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Part of the Climate Change exhibition.
Unlike the atmosphere, the ocean can absorb and release an enormous amount of heat with little change in temperature. As such, the ocean has an enormous impact on Earth's climate, absorbing warmth from the atmosphere during summer and releasing it back during winter.
Within the ocean, rivers of water of different temperatures and salinities move heat around the globe.
Fast-moving boundary currents move tremendous amounts of water and heat around the globe. For instance, the Gulf Stream, seen in this false-color image showing water temperatures, is more than 60 miles wide in many places, has an average depth of over 900 meters (about 3,000 feet) and moves as fast as 9 kilometers (nearly 6 miles) per hour.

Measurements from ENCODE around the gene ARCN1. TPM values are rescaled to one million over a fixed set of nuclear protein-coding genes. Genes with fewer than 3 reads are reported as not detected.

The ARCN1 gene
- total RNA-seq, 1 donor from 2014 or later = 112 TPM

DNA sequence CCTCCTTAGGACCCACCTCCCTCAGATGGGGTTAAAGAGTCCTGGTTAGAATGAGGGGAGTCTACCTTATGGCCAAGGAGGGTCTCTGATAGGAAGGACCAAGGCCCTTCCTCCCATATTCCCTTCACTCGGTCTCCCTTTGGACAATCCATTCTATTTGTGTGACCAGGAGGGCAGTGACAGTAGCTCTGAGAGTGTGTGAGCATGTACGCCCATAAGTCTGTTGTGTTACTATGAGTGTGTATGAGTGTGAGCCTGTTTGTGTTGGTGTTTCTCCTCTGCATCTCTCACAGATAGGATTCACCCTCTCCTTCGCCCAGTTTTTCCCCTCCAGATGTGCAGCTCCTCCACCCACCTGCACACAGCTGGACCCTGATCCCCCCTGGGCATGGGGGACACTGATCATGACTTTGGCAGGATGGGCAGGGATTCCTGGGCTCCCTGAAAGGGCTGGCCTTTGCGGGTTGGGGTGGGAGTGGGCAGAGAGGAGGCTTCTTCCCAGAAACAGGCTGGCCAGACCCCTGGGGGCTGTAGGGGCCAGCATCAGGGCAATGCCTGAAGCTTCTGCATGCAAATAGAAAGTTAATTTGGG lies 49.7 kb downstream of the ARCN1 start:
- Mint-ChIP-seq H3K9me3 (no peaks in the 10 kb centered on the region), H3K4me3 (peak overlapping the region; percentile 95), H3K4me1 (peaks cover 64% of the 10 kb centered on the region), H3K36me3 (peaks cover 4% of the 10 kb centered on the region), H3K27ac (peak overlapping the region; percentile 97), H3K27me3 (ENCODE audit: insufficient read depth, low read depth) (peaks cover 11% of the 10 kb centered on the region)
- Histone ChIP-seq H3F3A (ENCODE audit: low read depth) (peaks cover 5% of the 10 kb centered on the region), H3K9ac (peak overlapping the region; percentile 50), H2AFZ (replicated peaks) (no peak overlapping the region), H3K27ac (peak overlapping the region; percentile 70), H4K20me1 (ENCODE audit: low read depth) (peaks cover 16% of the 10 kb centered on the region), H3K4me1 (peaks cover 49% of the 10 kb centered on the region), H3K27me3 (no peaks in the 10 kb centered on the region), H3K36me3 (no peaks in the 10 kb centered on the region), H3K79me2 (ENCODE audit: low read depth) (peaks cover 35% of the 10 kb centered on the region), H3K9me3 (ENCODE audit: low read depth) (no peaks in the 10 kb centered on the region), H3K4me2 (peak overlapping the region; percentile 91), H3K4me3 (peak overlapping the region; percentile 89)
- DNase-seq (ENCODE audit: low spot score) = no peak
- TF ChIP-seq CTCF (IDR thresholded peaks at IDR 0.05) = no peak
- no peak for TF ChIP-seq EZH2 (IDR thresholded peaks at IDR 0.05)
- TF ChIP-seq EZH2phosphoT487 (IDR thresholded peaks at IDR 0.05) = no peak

Ocean waters absorb heat during the summer and release it during winter, reducing temperature differences between winter and summer and, in a similar way, between day and night. Away from the oceans, many landlocked areas, such as inland Siberia, experience seasonal temperature swings of over 55°C (about 100°F). By comparison, most of western Europe, which borders the ocean, has much milder winters and summers.